Chip and Pin was introduced in a bid to combat credit and debit card fraud. But latest figures from APACS, the UK’s payments association, revealed that card fraud is soaring as criminals seek to target consumers in other ways.
Losses from online banking fraud leapt 132% last year from £22.6m to £52.5m. Identity theft is also a growing problem - it cost the industry £47.4m in 2008. But by far the most widespread problem is card-not-present fraud. This includes online, telephone and mail order transactions, and it cost the banking industry a massive £328.4m.
So with more and more of us shopping and banking online, what steps should we be taking to protect ourselves and to minimise the risk of us falling victim to criminals?
Last summer, we published some tips from Steve Willey, one of moneysupermarket.com’s credit card experts. They remain as valid now as they were then, so here’s what Steve recommends.
Firstly make sure that you’re using websites that we call “trusted websites” - known brands. If you’re unsure my recommendation is just don’t use them. Quite often you’ll see a website which says it’s a secure website – just check that the padlock is showing in the bottom right-hand side, and also that it says ‘https’ at the top in the unique address bar.
So many times we see in our forums people saying ‘What do I do with my details? I can’t remember my passwords – I just write them down and put them in my wallet or my purse’. Well the first thing is if that gets stolen, somebody has access to all your records. What’s very, very clear is that people use the same password for all of their websites, just because it’s easier to remember.
So some key things you can do are obviously to use different usernames and different passwords, but also to change your passwords and I recommend you do that at least every 90 days
Make sure you use up-to-date web security. There’s a number of applications out there now which protect you - firewall, anti-viruses and all those kind of good things we hear about in the press every day. So people like McAfee, Norton, Kaspersky all have some great products at very low prices that you can just put on your PC and ensure that your computer is protected.
And what they do is they employ some pretty advanced technology which identifies things such as phishing websites – that’s phishing with a ‘ph’ and not an ‘f’ – and they are spoof websites or spoof emails supposedly from the banks or companies that you use such as eBay, to actually get hold of your details, so they’re very, very useful for identifying those types of things.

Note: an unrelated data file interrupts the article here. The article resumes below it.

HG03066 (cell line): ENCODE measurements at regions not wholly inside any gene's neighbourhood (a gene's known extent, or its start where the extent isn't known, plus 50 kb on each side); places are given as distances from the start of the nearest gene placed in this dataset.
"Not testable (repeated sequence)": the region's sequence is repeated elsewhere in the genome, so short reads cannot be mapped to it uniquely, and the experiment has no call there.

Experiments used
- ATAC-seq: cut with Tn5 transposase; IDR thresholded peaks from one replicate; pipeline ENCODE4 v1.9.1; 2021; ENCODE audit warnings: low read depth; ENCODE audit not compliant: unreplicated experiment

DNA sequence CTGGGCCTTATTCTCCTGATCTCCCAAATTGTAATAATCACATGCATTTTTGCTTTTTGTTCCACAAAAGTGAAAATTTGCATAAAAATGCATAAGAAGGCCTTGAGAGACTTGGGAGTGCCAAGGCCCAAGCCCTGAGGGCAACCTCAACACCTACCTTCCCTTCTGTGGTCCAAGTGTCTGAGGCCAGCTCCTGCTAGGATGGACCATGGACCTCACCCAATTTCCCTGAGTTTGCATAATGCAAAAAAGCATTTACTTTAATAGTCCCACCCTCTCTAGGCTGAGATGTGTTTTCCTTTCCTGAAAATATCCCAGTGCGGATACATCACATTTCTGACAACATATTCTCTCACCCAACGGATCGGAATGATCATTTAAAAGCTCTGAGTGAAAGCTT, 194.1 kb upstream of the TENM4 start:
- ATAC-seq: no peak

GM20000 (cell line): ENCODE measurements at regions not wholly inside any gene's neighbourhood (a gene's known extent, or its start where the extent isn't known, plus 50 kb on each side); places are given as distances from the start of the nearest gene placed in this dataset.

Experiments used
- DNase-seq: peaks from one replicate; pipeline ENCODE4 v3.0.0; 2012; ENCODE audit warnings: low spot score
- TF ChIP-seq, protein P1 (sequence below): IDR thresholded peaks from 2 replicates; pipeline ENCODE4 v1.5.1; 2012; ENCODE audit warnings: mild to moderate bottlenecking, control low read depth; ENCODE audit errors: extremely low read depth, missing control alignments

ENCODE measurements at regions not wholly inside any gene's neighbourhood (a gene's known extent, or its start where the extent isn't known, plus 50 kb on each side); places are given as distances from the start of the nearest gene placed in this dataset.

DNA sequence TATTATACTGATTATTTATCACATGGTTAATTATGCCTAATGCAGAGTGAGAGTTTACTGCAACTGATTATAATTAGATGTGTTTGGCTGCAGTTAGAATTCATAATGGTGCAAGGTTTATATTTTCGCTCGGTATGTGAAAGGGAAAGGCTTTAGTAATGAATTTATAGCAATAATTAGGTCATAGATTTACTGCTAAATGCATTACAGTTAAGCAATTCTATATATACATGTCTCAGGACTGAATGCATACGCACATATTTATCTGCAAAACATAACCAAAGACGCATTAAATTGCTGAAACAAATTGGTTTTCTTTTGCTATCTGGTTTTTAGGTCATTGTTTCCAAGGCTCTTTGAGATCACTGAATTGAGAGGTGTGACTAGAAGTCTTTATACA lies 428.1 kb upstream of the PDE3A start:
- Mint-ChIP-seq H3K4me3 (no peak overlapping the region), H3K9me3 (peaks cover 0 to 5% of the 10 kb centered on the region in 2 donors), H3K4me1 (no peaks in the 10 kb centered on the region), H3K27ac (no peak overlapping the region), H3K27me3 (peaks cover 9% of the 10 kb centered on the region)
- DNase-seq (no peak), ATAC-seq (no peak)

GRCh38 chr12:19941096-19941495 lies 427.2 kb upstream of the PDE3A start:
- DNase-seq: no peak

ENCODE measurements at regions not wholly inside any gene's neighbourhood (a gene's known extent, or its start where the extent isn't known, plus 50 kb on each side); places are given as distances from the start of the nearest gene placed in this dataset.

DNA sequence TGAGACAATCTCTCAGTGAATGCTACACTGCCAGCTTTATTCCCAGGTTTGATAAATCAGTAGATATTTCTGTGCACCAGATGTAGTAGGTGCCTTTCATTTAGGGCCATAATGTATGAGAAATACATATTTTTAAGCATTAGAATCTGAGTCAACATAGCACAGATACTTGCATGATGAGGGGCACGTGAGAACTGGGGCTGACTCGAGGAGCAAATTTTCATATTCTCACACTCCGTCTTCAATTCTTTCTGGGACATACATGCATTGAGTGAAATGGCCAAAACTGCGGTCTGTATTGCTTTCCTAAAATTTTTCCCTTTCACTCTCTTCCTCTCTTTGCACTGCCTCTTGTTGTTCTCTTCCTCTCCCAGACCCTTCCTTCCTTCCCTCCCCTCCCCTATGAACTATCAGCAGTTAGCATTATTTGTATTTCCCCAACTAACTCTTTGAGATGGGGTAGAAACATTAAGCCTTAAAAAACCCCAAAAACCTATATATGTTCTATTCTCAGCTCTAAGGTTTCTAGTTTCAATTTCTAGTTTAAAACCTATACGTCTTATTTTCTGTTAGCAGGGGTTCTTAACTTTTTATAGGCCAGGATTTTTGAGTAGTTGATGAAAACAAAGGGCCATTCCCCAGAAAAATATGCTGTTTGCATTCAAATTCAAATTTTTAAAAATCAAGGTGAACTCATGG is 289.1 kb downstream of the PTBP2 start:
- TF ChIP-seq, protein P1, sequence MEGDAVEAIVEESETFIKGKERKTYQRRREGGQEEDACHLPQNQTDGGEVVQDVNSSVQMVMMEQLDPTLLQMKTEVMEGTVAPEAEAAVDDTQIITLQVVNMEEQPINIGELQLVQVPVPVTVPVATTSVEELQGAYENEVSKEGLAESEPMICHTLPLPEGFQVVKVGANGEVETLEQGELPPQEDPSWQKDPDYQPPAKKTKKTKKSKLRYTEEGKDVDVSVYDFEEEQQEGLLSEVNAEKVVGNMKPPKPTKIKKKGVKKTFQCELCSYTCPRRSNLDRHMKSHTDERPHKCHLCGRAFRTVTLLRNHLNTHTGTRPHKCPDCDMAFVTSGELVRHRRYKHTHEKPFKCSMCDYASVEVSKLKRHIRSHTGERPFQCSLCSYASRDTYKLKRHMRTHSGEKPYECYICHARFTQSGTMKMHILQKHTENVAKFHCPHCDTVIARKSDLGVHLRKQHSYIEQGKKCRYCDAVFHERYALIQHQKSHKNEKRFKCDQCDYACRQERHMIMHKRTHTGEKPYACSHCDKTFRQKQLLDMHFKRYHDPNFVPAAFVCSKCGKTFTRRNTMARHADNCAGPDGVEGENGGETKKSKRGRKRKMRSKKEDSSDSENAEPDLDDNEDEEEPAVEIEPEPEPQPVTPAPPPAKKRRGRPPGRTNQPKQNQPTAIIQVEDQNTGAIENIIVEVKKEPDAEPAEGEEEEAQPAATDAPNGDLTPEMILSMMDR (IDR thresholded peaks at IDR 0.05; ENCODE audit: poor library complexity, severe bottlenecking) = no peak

A lot of the current account providers are sending out card readers, so that when you access your account for certain transactions such as transferring money, they will actually ask you to put your debit card or credit card into the card reader and enter a secure code into your bank account details, and then your transaction can be processed.
An alternative is what’s called MasterCard’s Secure Code, or Verified by VISA. Now what this is is a way or a means of providing an extra layer of security while you’re shopping online. The way this works is most of the credit card companies in the UK now have this facility. Go to their website, you’ll see a sign – if you have a VISA card it will be ‘Verified by VISA’; if you have a MasterCard its MasterCard’s Secure Code – sign up for the service where you register for an additional password.
As you’re shopping online, if the merchant is signed up to that programme as well they will actually serve you a little box that appears and says ‘enter your secure code here’ – you enter your additional secure code, which is only known to you, and therefore you are protecting your transaction and your identity at a level further.
Without that information, a fraudster who may have compromised your card details will not be able to actually continue with the transaction, so it’s a great way of preventing online fraud.
If all those measures have failed and you think you’ve been the victim of either identity theft or frauds and you [don’t] recognise transactions on some statements, the first thing to do is contact your bank. Tell them what’s going on, that you believe transactions are fraudulent, and get them to take things up on your behalf.
CF: So even though instances of online fraud are on the up, there are some simple steps you can take to reduce the chances of you falling victim to it. If you have got any advice you could offer to help on this matter, or perhaps you have been a victim of such fraud yourself, then why not visit moneysupermarket.com’s forums and share it with other members?